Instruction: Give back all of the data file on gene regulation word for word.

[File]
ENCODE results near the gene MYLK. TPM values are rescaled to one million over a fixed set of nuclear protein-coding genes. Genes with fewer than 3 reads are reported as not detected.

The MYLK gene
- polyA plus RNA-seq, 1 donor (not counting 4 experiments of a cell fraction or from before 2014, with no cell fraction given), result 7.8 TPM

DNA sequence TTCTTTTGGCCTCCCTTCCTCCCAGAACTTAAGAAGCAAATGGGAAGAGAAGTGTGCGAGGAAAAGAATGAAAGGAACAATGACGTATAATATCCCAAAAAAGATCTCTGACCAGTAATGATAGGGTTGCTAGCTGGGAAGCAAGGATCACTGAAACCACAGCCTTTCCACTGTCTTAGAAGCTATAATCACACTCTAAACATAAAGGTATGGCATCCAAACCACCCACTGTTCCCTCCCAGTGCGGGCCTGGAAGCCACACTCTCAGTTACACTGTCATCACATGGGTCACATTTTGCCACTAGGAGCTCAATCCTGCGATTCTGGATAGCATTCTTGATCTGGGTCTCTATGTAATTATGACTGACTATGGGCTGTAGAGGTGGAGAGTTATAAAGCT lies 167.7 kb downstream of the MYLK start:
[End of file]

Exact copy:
ENCODE results near the gene MYLK. TPM values are rescaled to one million over a fixed set of nuclear protein-coding genes. Genes with fewer than 3 reads are reported as not detected.

The MYLK gene
- polyA plus RNA-seq, 1 donor (not counting 4 experiments of a cell fraction or from before 2014, with no cell fraction given), result 7.8 TPM

DNA sequence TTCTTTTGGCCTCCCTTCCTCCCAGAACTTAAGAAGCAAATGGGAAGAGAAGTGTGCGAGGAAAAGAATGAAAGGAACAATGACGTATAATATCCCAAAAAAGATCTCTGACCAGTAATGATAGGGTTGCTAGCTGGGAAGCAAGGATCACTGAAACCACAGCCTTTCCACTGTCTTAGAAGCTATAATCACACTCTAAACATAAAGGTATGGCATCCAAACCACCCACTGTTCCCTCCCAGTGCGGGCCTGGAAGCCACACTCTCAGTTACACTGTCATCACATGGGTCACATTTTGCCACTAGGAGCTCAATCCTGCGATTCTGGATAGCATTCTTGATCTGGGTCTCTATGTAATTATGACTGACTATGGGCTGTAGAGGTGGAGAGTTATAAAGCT lies 167.7 kb downstream of the MYLK start: